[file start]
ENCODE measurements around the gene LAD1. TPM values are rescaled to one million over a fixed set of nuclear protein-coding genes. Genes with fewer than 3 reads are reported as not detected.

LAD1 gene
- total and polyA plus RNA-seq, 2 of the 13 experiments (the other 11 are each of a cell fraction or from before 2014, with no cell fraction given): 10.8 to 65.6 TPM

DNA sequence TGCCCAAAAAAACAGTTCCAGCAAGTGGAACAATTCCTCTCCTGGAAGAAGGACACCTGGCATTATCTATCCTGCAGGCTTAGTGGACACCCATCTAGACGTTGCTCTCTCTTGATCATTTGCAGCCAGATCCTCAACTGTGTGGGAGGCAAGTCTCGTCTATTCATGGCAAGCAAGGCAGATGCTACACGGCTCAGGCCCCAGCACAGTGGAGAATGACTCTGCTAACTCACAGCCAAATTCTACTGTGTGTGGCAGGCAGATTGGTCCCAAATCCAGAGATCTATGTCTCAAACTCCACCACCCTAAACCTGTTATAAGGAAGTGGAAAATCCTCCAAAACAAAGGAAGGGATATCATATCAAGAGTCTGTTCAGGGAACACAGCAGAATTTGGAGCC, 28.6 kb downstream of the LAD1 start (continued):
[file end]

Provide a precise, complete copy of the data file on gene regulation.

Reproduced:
ENCODE measurements around the gene LAD1. TPM values are rescaled to one million over a fixed set of nuclear protein-coding genes. Genes with fewer than 3 reads are reported as not detected.

LAD1 gene
- total and polyA plus RNA-seq, 2 of the 13 experiments (the other 11 are each of a cell fraction or from before 2014, with no cell fraction given): 10.8 to 65.6 TPM

DNA sequence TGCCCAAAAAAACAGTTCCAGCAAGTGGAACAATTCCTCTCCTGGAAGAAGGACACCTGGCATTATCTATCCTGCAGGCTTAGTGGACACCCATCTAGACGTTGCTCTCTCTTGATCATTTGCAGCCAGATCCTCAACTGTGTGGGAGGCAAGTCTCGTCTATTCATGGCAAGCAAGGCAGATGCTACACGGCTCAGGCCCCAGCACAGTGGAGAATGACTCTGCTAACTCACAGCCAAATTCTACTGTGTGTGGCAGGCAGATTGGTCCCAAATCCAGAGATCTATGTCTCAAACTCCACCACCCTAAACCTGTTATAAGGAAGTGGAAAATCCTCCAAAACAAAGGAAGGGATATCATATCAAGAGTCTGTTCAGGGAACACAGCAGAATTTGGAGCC, 28.6 kb downstream of the LAD1 start (continued):